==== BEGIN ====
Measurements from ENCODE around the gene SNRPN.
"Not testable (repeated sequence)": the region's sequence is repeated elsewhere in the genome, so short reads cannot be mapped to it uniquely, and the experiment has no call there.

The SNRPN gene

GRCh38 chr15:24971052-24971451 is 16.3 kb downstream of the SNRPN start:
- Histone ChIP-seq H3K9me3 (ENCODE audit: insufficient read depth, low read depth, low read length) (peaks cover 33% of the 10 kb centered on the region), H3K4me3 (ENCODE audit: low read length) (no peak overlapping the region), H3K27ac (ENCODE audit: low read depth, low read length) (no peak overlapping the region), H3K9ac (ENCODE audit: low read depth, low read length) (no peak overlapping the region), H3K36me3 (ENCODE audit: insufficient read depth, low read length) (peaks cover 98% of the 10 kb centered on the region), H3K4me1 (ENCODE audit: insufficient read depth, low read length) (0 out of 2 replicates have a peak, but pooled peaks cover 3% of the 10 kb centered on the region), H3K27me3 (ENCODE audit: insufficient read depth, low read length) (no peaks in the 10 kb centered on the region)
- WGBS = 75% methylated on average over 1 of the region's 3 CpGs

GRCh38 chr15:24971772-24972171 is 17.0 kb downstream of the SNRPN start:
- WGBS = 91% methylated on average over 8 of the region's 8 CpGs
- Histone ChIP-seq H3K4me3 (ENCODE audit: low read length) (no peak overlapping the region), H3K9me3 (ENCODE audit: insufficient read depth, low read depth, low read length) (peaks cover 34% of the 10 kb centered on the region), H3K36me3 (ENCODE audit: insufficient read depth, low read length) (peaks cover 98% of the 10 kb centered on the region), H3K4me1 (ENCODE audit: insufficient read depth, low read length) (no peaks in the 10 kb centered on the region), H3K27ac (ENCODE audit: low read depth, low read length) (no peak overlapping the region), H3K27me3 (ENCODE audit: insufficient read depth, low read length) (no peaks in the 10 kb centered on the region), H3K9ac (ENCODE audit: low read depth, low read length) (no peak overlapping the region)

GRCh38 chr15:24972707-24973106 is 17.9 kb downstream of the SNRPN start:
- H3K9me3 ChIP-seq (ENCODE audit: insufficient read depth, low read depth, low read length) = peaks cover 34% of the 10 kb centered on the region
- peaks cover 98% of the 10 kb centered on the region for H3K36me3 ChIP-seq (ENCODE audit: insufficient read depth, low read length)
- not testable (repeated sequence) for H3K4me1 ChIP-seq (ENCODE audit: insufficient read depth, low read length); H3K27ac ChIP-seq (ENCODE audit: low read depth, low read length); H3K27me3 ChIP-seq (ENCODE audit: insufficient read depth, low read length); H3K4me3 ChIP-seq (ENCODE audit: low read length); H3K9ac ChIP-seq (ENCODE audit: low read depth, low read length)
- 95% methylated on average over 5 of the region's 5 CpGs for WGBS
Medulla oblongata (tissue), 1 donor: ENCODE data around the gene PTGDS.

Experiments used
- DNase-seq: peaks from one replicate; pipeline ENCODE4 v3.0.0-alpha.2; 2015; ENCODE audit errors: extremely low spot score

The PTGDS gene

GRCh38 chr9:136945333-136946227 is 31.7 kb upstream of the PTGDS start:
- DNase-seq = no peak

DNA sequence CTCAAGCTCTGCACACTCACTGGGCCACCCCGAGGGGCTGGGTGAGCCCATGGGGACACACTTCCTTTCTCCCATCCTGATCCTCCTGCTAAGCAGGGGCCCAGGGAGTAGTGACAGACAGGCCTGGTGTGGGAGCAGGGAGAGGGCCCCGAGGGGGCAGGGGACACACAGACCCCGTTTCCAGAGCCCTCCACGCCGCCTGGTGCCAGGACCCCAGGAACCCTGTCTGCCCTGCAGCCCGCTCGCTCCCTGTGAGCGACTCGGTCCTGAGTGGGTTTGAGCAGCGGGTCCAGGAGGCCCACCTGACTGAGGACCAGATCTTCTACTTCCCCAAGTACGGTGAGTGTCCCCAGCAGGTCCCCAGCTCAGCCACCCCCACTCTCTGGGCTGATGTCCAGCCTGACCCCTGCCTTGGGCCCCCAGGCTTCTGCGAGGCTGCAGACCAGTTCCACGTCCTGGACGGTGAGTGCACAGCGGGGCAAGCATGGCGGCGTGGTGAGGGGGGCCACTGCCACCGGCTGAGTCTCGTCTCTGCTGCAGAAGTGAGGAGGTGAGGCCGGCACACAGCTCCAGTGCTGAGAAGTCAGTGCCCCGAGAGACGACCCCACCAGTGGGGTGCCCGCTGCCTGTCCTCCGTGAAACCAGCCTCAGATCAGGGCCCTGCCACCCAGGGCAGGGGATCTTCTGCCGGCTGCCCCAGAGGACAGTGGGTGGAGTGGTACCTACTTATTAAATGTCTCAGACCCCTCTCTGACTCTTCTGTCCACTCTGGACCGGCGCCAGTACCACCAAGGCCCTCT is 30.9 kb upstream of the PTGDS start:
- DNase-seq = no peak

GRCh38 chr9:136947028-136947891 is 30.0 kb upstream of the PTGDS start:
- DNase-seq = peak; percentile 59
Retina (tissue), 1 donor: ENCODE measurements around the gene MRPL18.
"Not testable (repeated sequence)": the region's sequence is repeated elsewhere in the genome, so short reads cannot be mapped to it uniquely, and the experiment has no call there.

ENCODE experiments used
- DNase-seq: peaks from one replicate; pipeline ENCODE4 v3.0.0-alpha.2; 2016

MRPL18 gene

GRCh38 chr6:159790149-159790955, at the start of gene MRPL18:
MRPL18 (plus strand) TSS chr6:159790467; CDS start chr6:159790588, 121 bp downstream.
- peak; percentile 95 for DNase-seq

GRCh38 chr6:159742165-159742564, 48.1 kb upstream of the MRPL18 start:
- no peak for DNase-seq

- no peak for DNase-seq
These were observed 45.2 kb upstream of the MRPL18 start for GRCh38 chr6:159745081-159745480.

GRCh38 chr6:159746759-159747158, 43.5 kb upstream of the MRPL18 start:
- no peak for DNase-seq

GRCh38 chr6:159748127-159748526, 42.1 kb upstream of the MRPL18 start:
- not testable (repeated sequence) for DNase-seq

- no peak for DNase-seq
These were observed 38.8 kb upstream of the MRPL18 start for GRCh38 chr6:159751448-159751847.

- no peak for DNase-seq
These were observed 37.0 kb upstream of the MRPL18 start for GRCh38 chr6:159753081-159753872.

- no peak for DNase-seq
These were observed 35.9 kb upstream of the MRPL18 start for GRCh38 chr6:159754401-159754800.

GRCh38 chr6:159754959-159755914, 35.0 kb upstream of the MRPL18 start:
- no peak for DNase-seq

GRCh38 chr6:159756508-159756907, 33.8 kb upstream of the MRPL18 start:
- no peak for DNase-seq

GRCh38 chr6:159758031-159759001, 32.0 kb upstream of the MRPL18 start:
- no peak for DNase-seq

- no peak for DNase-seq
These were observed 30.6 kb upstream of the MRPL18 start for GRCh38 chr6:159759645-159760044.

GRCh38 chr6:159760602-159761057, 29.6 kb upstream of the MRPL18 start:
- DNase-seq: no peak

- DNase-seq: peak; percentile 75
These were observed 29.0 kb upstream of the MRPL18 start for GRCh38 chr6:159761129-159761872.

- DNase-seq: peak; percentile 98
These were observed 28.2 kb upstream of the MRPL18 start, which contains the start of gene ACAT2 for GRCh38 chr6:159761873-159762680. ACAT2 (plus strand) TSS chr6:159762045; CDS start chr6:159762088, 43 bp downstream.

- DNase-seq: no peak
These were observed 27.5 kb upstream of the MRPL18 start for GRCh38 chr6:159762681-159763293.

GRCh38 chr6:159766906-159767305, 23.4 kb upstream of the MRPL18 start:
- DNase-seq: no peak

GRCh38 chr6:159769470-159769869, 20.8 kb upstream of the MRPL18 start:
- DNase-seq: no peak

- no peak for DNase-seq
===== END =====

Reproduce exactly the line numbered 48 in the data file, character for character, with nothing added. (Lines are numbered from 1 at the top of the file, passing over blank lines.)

- no peak for DNase-seq